Honor Blackman makes her film debut in the non-speaking part of Emma in Fame Is the Spur (1947).
The Boulting Brothers’ 1947 British film adaptation of Howard Spring’s book chronicling the rise and disillusionment of a British Labour Party politician, Hamer Radshaw (Michael Redgrave), is a solid if not scintillating piece of work. Radshaw’s story is supposedly fictionalised from the real-life story of the first Labour Party Prime Minister, Ramsay MacDonald. As Radshaw rises from a Manchester slum to a job in the British Cabinet, his socialist beliefs take a battering, while he sacrifices his ideals and friends along the way.
Redgrave is on fine form in one of his notable star appearances and there is also worthy acting by Rosamund John as Radshaw’s women’s rights fighter wife Ann, Marjorie Fielding as the suffragette aunt Lizzie, Carla Lehmann as Lady Lettice, Hugh Burden and Bernard Miles as Radshaw’s friends Arnold Ryerson and Tom Hannaway, Seymour Hicks, as Lord Lostwithiel and David Tomlinson as a stuffy Tory, Lord Liskeard.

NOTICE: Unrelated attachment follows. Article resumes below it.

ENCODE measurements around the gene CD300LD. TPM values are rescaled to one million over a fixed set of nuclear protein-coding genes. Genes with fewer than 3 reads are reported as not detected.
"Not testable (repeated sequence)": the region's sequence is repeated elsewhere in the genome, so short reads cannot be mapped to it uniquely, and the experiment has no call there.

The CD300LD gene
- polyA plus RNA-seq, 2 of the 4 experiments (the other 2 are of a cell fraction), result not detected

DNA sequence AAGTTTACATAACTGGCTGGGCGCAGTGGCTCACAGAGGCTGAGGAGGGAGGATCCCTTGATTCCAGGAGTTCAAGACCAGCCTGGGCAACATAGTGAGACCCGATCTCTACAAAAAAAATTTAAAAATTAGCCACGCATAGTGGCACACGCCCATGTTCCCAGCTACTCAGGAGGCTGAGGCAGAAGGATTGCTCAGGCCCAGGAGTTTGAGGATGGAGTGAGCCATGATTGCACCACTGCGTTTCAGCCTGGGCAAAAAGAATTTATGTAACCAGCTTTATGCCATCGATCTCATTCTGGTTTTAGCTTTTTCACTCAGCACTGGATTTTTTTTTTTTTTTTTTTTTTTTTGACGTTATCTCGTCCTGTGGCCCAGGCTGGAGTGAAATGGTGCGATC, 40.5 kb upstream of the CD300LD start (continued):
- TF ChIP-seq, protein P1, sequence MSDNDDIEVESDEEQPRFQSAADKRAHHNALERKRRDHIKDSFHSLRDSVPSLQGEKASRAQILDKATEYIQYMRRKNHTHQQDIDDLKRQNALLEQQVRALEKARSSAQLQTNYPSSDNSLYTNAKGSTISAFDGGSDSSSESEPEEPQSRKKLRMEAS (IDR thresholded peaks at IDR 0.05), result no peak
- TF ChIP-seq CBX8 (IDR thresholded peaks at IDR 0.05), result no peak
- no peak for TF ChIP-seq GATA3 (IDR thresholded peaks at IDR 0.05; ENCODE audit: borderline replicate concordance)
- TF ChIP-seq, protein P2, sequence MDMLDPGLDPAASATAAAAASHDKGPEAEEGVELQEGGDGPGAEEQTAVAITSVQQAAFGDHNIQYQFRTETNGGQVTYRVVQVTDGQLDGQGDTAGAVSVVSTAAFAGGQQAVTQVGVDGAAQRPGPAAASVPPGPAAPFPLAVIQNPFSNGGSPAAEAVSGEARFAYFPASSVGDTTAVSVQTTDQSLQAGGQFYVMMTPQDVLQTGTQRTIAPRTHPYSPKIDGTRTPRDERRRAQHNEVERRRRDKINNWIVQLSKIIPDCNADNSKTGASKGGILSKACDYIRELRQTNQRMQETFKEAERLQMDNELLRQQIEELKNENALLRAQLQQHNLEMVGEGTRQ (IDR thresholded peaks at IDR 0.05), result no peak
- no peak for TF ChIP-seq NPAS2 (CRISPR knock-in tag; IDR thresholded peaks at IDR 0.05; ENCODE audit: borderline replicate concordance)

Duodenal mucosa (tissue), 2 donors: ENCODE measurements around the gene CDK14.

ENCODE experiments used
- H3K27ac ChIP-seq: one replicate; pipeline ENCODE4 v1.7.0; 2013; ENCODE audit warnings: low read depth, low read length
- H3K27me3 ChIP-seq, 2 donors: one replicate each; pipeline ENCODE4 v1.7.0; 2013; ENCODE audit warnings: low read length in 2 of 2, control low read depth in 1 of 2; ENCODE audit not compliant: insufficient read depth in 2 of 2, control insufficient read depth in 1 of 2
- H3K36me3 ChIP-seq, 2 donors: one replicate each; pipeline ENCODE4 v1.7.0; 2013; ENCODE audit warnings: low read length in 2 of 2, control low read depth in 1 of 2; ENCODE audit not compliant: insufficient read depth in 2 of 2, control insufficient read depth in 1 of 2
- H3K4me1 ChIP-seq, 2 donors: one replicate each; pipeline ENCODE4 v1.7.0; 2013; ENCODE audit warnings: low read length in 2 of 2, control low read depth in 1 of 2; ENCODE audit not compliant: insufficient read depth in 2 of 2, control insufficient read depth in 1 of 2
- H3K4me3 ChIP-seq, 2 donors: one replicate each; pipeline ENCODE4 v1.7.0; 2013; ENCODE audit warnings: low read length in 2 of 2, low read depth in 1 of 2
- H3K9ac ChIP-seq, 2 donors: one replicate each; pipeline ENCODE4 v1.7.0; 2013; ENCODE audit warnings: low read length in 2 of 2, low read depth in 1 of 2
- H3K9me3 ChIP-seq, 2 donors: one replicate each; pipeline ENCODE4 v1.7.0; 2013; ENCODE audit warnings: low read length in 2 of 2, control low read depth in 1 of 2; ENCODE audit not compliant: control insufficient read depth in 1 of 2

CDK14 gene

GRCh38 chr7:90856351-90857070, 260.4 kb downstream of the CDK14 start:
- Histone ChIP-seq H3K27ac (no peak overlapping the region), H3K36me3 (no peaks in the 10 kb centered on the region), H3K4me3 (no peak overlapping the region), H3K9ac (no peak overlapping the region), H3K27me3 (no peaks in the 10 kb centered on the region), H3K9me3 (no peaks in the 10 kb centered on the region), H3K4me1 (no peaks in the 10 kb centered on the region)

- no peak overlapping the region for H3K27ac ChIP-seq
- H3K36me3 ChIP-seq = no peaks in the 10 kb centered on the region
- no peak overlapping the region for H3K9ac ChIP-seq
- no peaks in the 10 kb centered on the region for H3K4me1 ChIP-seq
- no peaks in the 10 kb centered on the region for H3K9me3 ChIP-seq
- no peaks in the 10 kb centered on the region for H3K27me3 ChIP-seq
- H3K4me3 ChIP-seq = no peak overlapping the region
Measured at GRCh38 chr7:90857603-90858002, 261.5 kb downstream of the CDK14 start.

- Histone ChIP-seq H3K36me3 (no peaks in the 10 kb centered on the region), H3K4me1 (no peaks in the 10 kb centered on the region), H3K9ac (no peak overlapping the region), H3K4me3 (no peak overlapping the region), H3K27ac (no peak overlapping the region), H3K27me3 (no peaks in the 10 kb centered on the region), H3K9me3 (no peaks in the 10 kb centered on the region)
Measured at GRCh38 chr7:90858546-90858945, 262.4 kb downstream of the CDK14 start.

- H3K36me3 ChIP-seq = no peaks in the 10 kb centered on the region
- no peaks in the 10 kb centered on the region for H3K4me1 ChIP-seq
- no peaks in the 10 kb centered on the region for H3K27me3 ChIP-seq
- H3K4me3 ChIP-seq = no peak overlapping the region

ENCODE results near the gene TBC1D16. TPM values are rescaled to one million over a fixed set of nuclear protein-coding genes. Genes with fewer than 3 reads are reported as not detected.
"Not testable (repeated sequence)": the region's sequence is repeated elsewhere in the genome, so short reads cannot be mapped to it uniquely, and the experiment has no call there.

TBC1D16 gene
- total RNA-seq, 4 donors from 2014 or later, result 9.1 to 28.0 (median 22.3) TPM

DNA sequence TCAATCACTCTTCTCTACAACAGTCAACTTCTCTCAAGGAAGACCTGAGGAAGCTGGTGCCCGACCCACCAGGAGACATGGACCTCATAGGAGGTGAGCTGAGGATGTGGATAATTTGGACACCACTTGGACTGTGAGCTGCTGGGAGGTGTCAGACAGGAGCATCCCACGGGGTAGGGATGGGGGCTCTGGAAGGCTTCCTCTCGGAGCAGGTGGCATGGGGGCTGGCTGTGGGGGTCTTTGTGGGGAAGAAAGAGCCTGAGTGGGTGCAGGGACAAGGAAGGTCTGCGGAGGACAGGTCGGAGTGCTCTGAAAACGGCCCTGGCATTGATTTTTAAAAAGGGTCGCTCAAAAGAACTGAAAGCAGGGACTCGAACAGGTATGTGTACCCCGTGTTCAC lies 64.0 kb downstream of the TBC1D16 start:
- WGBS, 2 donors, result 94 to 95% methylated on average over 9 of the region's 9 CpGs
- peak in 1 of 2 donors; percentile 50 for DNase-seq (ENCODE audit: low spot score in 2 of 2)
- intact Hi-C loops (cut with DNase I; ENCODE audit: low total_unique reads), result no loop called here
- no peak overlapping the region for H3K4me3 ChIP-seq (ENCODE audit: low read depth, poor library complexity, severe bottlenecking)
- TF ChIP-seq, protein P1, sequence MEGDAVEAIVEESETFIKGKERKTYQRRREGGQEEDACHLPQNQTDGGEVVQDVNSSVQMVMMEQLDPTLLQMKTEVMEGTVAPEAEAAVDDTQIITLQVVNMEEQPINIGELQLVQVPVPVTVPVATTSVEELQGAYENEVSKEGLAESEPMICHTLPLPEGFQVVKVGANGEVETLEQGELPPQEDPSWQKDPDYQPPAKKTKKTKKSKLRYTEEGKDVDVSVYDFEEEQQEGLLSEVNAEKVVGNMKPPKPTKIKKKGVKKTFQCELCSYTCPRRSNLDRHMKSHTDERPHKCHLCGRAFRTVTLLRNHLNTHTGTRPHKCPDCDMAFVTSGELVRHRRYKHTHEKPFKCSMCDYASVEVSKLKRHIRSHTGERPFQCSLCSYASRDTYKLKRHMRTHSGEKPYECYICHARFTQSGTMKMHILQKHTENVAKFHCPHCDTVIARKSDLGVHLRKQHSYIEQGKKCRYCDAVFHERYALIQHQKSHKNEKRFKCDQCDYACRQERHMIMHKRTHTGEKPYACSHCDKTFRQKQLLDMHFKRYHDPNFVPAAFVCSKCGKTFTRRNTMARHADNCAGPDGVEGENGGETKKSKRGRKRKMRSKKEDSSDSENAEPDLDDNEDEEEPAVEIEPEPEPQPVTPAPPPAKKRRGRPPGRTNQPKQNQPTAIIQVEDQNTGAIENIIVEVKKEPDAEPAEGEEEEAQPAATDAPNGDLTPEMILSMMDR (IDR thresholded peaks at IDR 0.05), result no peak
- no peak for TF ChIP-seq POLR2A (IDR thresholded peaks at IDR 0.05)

The film is interesting but somehow the intriguing material does not ignite and inspire on screen, and a BBC TV serial version in 1982 had the same problem.
It is directed by Roy Boulting and John Boulting, and produced by John Boulting, with the screenplay by Nigel Balchin and cinematography by Gunther Krampf, Harry Waxman and Richard S Pavey, as well as the score by Alan Rawsthorne and John Wooldridge.
Also in the cast are Maurice Denham, Kenneth Griffith, Guy Vernay, Anthony Wager, Brian Weske, Jean Shepherd, Percy Welsh, Milton Rosner, Wylie Watson, Gerald Fix and Charles Wood.
© Derek Winnert 2016 Classic Movie Review 4431
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